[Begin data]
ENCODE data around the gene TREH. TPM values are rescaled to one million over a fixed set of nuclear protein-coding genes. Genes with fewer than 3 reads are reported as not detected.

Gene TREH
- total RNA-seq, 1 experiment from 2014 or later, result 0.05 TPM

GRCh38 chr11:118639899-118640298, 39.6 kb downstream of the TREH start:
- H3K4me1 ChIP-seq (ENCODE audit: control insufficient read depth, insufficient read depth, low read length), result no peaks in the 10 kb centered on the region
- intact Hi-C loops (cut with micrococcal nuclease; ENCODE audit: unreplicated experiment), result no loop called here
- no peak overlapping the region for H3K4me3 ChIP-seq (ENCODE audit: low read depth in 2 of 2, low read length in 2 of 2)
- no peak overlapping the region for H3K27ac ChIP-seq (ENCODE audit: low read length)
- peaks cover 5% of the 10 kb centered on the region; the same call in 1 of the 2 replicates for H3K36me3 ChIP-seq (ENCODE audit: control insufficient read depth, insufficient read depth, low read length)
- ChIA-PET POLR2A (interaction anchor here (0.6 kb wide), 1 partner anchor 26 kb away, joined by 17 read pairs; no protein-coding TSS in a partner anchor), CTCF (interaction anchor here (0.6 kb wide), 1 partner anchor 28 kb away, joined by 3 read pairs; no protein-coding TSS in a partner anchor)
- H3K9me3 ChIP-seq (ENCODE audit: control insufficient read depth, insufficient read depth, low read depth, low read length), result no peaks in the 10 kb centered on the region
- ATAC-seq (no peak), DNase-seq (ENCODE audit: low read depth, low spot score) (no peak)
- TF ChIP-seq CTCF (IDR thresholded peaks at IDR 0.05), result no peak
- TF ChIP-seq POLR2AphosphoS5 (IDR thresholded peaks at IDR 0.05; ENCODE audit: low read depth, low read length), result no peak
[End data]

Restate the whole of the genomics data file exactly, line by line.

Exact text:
ENCODE data around the gene TREH. TPM values are rescaled to one million over a fixed set of nuclear protein-coding genes. Genes with fewer than 3 reads are reported as not detected.

Gene TREH
- total RNA-seq, 1 experiment from 2014 or later, result 0.05 TPM

GRCh38 chr11:118639899-118640298, 39.6 kb downstream of the TREH start:
- H3K4me1 ChIP-seq (ENCODE audit: control insufficient read depth, insufficient read depth, low read length), result no peaks in the 10 kb centered on the region
- intact Hi-C loops (cut with micrococcal nuclease; ENCODE audit: unreplicated experiment), result no loop called here
- no peak overlapping the region for H3K4me3 ChIP-seq (ENCODE audit: low read depth in 2 of 2, low read length in 2 of 2)
- no peak overlapping the region for H3K27ac ChIP-seq (ENCODE audit: low read length)
- peaks cover 5% of the 10 kb centered on the region; the same call in 1 of the 2 replicates for H3K36me3 ChIP-seq (ENCODE audit: control insufficient read depth, insufficient read depth, low read length)
- ChIA-PET POLR2A (interaction anchor here (0.6 kb wide), 1 partner anchor 26 kb away, joined by 17 read pairs; no protein-coding TSS in a partner anchor), CTCF (interaction anchor here (0.6 kb wide), 1 partner anchor 28 kb away, joined by 3 read pairs; no protein-coding TSS in a partner anchor)
- H3K9me3 ChIP-seq (ENCODE audit: control insufficient read depth, insufficient read depth, low read depth, low read length), result no peaks in the 10 kb centered on the region
- ATAC-seq (no peak), DNase-seq (ENCODE audit: low read depth, low spot score) (no peak)
- TF ChIP-seq CTCF (IDR thresholded peaks at IDR 0.05), result no peak
- TF ChIP-seq POLR2AphosphoS5 (IDR thresholded peaks at IDR 0.05; ENCODE audit: low read depth, low read length), result no peak